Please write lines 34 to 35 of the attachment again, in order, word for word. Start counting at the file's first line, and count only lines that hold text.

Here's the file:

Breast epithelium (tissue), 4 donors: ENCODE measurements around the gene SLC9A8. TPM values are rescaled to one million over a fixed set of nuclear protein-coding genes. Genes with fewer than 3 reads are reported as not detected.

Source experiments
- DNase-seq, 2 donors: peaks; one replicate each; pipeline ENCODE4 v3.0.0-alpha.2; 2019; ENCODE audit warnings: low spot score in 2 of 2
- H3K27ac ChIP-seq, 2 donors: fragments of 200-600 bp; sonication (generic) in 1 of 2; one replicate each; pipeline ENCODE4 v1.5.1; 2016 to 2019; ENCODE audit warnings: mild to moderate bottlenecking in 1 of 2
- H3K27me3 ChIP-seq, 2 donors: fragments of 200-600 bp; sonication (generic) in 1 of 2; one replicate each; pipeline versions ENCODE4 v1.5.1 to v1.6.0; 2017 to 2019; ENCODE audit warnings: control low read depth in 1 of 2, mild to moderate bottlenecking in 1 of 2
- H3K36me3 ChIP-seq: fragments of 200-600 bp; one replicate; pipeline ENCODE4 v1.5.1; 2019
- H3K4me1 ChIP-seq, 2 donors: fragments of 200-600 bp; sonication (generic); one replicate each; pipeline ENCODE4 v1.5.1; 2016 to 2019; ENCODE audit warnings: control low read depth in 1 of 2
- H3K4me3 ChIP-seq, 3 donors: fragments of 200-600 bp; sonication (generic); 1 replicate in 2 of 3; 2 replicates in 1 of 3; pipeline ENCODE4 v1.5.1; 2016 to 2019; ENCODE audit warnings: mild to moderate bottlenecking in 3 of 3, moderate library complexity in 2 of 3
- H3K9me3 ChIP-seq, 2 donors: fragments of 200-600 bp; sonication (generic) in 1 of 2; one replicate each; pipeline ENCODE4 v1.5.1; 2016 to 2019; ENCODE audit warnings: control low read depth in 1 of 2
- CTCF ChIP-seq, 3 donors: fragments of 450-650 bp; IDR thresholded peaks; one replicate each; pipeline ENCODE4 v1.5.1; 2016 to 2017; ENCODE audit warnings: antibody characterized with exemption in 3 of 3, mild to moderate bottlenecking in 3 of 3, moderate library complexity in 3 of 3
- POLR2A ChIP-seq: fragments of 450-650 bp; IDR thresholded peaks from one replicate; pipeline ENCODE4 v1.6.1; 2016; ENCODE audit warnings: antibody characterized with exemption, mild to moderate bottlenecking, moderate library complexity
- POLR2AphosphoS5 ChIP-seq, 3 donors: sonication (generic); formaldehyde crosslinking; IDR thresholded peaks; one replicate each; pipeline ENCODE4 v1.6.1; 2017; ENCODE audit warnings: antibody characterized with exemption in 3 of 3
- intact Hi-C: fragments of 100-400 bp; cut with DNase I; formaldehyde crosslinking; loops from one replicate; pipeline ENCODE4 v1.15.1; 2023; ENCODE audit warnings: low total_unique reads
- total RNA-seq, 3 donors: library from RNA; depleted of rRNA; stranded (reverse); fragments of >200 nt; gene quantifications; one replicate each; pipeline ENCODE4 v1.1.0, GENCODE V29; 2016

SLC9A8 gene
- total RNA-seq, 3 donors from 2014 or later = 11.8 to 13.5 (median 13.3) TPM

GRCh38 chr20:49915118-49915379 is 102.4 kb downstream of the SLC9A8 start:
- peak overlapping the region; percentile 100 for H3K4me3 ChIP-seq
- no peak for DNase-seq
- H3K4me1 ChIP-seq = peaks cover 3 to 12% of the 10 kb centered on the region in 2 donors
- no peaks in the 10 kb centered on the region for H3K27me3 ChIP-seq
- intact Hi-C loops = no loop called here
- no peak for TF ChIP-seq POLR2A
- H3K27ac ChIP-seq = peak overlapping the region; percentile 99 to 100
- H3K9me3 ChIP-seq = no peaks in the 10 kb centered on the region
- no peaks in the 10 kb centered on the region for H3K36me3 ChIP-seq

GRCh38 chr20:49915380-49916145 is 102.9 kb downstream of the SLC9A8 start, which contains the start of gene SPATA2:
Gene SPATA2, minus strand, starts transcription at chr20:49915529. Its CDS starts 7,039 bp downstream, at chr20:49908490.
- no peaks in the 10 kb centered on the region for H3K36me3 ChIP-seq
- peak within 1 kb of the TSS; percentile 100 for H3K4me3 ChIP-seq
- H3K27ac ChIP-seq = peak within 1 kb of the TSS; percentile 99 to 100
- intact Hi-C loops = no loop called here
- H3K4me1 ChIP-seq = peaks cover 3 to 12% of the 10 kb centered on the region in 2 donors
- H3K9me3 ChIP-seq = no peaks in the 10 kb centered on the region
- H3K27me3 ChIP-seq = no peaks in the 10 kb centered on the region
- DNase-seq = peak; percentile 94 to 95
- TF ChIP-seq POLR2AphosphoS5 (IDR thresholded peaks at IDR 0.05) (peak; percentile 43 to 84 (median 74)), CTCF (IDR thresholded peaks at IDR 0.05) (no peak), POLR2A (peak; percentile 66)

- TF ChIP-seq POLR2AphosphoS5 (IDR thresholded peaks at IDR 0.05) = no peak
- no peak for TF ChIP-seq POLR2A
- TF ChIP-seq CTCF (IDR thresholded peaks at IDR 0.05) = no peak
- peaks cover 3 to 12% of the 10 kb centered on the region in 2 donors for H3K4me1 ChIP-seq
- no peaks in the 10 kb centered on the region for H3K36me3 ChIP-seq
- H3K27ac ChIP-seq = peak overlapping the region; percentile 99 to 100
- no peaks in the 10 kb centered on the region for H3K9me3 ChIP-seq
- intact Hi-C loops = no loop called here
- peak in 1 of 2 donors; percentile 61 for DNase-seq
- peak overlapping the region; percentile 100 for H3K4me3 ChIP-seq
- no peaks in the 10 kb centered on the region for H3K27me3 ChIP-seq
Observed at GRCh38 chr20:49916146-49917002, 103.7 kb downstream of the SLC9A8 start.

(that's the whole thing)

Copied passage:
- H3K9me3 ChIP-seq = no peaks in the 10 kb centered on the region
- H3K27me3 ChIP-seq = no peaks in the 10 kb centered on the region